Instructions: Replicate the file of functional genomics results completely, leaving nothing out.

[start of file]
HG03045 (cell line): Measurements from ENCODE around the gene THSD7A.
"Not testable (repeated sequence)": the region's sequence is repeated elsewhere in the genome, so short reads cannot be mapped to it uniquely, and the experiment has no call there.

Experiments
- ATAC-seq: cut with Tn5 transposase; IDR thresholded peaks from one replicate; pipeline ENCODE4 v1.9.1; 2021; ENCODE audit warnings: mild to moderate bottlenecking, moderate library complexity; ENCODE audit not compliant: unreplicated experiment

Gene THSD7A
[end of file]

HG03045 (cell line): Measurements from ENCODE around the gene THSD7A.
"Not testable (repeated sequence)": the region's sequence is repeated elsewhere in the genome, so short reads cannot be mapped to it uniquely, and the experiment has no call there.

Experiments
- ATAC-seq: cut with Tn5 transposase; IDR thresholded peaks from one replicate; pipeline ENCODE4 v1.9.1; 2021; ENCODE audit warnings: mild to moderate bottlenecking, moderate library complexity; ENCODE audit not compliant: unreplicated experiment

Gene THSD7A